TTC etiquette posters

Is it time to campaign for better etiquette on the TTC?

The TTC is getting its own brand of etiquette posters. Well, unofficially at least. Inspired by New York artist Jason Shelowitz, the National Post has created printable posters highlighting some of the more common violations of decency on the TTC.

Shelowitz is notorious for his postering of New York subways with official looking yellow posters warning riders against a variety of transgressions, including cutting one's nails in public, eating smelly food, blaring loud music and littering.

Soliciting advice from his friends, family and fellow riders on the worst etiquette violations, there are 10 messages in total that he's distributed across NYC subways. And despite the fact that the MTA has taken most of them down (35 were made for each violation), the idea has gotten quite a bit of press.

And that's where the Toronto connection comes in. As the Post's Steve Murray explains, "Recognizing (stealing) a great idea when we see it, we here at the Post think the TTC deserves (needs) a similar campaign. So, we have loosely formed the Toronto Transit Civility Commission, the TTCC, to remind the public of the responsibilities inherent in travelling with fellow "human" beings."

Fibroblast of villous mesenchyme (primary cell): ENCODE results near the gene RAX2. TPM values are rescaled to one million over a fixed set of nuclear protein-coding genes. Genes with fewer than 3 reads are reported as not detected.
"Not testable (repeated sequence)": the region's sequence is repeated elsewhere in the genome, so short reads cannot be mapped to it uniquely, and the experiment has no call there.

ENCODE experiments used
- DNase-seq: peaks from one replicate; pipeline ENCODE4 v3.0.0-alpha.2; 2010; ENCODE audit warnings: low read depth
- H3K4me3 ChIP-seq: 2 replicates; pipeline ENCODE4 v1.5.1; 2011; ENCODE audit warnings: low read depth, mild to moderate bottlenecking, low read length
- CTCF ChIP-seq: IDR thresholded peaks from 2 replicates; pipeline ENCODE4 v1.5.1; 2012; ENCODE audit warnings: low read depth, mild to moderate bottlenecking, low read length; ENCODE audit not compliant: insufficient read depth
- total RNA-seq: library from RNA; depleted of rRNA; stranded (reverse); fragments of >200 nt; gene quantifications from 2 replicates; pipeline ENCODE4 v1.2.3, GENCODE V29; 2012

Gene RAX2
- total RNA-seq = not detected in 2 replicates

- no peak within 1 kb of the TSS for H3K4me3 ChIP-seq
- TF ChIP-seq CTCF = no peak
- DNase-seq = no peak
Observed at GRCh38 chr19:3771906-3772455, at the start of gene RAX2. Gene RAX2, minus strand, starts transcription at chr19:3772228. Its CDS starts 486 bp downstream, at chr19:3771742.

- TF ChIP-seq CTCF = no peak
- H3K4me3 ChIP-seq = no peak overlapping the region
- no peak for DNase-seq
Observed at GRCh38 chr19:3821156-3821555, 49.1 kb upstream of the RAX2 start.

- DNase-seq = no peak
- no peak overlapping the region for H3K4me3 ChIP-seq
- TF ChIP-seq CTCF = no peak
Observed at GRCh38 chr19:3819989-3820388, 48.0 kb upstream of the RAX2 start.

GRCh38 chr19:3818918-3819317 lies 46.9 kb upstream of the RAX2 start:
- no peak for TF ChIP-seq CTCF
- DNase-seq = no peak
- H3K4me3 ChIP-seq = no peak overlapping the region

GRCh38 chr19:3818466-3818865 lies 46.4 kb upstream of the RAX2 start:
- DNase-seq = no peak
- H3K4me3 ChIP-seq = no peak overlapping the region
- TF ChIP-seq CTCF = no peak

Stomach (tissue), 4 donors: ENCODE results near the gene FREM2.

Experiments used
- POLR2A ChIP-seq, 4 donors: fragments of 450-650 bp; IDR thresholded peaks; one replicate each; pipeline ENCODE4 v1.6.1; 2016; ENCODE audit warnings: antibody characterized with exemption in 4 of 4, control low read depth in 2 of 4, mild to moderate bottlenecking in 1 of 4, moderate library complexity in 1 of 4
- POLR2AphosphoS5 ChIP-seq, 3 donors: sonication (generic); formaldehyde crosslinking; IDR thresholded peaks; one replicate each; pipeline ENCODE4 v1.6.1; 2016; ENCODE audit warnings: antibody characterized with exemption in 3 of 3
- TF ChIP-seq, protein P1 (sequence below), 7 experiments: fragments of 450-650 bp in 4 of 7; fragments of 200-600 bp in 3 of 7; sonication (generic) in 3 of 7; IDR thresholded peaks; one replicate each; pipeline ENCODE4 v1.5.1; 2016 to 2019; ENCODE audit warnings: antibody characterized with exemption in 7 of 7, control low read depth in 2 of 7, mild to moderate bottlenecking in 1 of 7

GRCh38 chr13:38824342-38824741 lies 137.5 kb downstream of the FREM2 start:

It's pretty good plagiarism, especially considering it takes TTC complaining in a different direction than we've seen in 2010. For who is the target of these "ads" after all? It's not, of course, Adam Giambrone, Bob Kinnear or any of the often sleep-deprived workers -- instead these posters target the riders themselves.

Although not particularly novel, the laying of blame at the foot (or over-sized backpack) of passengers is somewhat refreshing. When I ride the subway I rarely have any interaction with employees; the bulk of my annoying experiences come courtesy of my fellow riders.

So, to copy the copycat, I'd like to know what your passenger pet peeves are. Is it the fresh stench of body odour the dude beside you is sporting? The person who must always occupy two seats? Perhaps the courteous person who's left an aluminum pop can to roll repeatedly back and forth in a manner reminiscent of Sisyphus?

My nominee: passengers (usually male) who believe that the subway platform is the appropriate place to clear every last bit of phlegm from their lungs and throat.

See the Post's full TTCC posters below.

TTC subway etiquette posterTTC subway etiquette posterTTC subway etiquette poster

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